TORONTO — The internet is awash in lists of things that many of us get wrong on a regular basis: the way we peel bananas, the direction we hang toilet paper, the way we fold clothes.
But none of those life hacks have the impact of a crucial task many of us likely botch daily: handwashing.
It took the arrival of a frightening new coronavirus to put fresh scrutiny on a healthy habit that global health officials say is one of the best ways to prevent infection.
But are we really that bad at something all of us ostensibly do multiple times a day? Yes, and spectacularly so, according to an infection control epidemiologist at the University of Toronto.
Colin Furness, who teaches knowledge management in the faculty of information, says a study he co-authored in 2014 found organ transplant patients recovering post-surgery at a Toronto hospital washed an average of 30 per cent of the time after visiting the bathroom and just shy of 40 per cent of the time before a meal.
The data was gathered using automated sensors that followed the movements of patients and recorded each time a soap or sanitizer dispenser was used.
Using the same system to measure hospital staff, hygiene rates tripled when an auditor was present to witness behaviour, he says, suggesting that the awareness of being watched is a strong factor in driving good hygiene.
“If no one’s around, it’s highly likely that people are not washing,” says Furness, who adds that’s why people should be especially wary of germs on bathroom door knobs.
“I’m not a germaphobe but I will, based on my work, always use a paper towel to exit. And then now of course, you get bathrooms where it’s paper-free and it’s just hand dryers and that is simply less safe.”
That’s because if you’re not washing diligently, paper towels can go a long way towards removing germs that remain, agrees Ottawa respirologist Dr. Shawn Aaron.
And why is all this important?
Because COVID-19 is believed to be spread by droplets emitted when an infected person coughs or sneezes, explains Aaron.
“If that person touches a knob or touches an object or a counter, (the virus) presumably is living for at least several days on that surface,” says Aaron, who works at the Ottawa Hospital and is on the Lung Association’s research advisory committee.
“If anyone else comes along and touches that same counter or doorknob, (the virus) is now on their hands.”
Health officials have repeatedly stressed the best way to prevent the spread of COVID-19 or influenza is to wash hands frequently, avoid touching your face, and cover your mouth when you cough or sneeze.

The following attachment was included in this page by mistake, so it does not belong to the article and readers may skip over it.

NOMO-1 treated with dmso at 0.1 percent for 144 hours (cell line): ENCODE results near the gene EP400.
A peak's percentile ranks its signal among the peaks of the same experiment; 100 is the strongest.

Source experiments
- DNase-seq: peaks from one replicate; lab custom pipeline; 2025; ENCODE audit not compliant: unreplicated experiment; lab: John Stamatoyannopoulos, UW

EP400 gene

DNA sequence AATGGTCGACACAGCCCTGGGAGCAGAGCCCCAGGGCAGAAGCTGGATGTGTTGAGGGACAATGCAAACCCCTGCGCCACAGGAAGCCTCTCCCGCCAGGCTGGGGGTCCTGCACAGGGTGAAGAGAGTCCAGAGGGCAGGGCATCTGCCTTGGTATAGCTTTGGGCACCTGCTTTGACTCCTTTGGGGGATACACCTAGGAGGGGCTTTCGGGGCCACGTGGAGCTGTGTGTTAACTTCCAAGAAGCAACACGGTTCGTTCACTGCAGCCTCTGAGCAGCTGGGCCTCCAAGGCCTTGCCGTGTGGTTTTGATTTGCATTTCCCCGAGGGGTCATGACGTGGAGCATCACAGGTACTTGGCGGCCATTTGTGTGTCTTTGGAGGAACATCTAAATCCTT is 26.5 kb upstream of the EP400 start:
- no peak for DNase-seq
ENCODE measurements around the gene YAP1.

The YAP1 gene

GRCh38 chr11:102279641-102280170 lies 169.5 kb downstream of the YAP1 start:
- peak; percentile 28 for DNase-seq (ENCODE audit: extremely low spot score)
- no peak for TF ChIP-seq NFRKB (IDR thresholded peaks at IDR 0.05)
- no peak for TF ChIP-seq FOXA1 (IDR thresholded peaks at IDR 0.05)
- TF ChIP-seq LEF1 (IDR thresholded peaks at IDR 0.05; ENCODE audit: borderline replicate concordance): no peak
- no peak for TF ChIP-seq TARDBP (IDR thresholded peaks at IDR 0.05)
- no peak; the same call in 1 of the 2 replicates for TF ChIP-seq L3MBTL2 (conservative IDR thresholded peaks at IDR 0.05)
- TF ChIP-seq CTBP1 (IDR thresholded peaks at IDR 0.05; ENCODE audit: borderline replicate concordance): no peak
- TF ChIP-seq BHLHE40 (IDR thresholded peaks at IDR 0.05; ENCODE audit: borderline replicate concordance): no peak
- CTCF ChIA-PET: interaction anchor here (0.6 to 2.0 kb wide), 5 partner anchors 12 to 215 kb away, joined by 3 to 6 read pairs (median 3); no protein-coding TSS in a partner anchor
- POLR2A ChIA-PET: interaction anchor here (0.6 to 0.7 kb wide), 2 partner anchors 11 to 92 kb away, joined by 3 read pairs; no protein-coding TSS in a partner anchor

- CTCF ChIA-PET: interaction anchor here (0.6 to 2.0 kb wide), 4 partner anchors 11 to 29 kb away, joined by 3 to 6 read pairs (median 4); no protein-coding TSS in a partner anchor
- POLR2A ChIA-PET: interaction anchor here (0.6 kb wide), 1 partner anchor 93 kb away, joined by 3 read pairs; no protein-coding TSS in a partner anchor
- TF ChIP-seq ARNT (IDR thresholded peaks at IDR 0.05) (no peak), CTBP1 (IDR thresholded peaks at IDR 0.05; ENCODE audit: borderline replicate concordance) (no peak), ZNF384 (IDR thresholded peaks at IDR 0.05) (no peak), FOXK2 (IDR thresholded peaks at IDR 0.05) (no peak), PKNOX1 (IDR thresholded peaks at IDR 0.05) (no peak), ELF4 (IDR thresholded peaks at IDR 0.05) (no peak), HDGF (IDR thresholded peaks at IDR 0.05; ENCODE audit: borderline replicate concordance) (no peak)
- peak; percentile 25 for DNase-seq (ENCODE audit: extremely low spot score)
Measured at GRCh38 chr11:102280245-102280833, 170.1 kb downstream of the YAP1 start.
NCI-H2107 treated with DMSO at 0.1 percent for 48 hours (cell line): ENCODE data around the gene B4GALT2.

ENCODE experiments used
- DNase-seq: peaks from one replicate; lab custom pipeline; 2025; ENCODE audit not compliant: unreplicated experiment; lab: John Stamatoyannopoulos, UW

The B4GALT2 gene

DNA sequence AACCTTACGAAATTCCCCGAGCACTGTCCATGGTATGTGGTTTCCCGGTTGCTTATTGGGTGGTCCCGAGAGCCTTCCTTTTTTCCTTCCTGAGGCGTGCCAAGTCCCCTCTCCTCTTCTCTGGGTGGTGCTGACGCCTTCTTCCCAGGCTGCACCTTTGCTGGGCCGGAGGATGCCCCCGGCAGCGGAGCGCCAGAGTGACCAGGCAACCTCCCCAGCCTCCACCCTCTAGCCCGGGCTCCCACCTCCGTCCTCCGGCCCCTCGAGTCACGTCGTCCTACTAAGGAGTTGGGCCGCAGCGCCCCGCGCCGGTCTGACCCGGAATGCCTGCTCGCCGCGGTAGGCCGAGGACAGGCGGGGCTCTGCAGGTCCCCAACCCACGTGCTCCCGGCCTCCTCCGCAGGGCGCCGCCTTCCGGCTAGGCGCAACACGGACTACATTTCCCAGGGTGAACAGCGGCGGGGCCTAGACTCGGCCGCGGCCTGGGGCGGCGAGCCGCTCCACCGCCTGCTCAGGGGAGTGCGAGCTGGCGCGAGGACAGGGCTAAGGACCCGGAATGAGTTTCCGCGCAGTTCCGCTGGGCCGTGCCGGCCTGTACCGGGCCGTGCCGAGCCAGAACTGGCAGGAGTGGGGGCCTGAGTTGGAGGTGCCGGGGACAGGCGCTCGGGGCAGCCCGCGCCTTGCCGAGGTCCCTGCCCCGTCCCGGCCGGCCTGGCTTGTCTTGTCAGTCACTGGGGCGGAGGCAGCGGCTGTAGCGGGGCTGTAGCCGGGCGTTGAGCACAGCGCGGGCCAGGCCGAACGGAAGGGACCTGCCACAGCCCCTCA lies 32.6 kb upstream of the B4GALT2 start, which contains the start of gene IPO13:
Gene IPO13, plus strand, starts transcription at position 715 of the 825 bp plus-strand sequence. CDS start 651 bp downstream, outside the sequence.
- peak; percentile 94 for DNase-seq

“Wash your hands like you’ve been chopping jalapenos and you need to change your contacts,” B.C. Health Officer Dr. Bonnie Henry advised earlier this week.
Indeed, if there’s a common error most make it’s that we often fail to wash long enough — at least 20 seconds — and thoroughly enough.
For the newly hyper-conscious, there can be other vexing questions: Liquid or bar soap? Aerated foam soap or not? Does water temperature matter?
First, the basics.
The Public Health Agency of Canada website says to wash hands often, especially after coughing, sneezing or using tissues, before and after eating, before preparing food, after handling raw meat, after petting an animal, and after using the bathroom.
The best method is to wet your hands with warm water, then add soap and lather. Rub your hands together and make sure to lather all surfaces — front and back, including thumbs, between fingers, the back of the hand and fingernails — for at least 20 seconds.
That’s about as long as it takes to sing “Happy Birthday,” recite your ABC’s, or belt the chorus to the appropriately titled Bee Gees song, “Stayin’ Alive.” More 20-second suggestions are all over Twitter.
Use paper towel to turn off the tap to avoid re-contaminating your hands and when using a public bathroom, use the same paper towel to open the door when you leave, the agency states.
If frequent washing causes skin dryness, use a moisturizer because dry, cracked skin can also invite infection, says Furness.
Whether soap is liquid or bar, foam or not, means less than the ingredients and how strong it is, adds Furness.
As for water temperature, warmer water may help soap dissolve more easily but it likely matters more for personal comfort, says Aaron.
Other tips from the public health agency: Don’t use a common damp cloth to wash children’s hands, or a common hand towel.
Aaron also encourages people to stop shaking hands, and using knuckles instead of fingertips to touch elevator buttons and light switches.
“Keep your hands by your side and don’t touch things,” chuckles Aaron, acknowledging that worrying about the myriad ways contamination can occur is enough to drive anyone crazy.
“There’s no way to stay sterile and in modern life right? I mean none of us can live in a bubble.”
Cassandra Szklarski, The Canadian Press